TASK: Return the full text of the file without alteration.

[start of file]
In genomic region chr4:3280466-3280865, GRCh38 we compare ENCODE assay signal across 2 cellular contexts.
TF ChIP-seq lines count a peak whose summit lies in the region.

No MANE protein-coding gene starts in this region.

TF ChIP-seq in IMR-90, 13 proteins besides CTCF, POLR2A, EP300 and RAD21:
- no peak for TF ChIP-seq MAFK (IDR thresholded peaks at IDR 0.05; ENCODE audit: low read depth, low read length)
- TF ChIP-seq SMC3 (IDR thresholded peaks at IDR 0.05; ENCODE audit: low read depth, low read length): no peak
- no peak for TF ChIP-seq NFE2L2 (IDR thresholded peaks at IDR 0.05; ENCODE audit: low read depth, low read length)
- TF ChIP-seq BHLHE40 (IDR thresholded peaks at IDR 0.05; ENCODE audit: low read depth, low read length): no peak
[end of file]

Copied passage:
In genomic region chr4:3280466-3280865, GRCh38 we compare ENCODE assay signal across 2 cellular contexts.
TF ChIP-seq lines count a peak whose summit lies in the region.

No MANE protein-coding gene starts in this region.

TF ChIP-seq in IMR-90, 13 proteins besides CTCF, POLR2A, EP300 and RAD21:
- no peak for TF ChIP-seq MAFK (IDR thresholded peaks at IDR 0.05; ENCODE audit: low read depth, low read length)
- TF ChIP-seq SMC3 (IDR thresholded peaks at IDR 0.05; ENCODE audit: low read depth, low read length): no peak
- no peak for TF ChIP-seq NFE2L2 (IDR thresholded peaks at IDR 0.05; ENCODE audit: low read depth, low read length)
- TF ChIP-seq BHLHE40 (IDR thresholded peaks at IDR 0.05; ENCODE audit: low read depth, low read length): no peak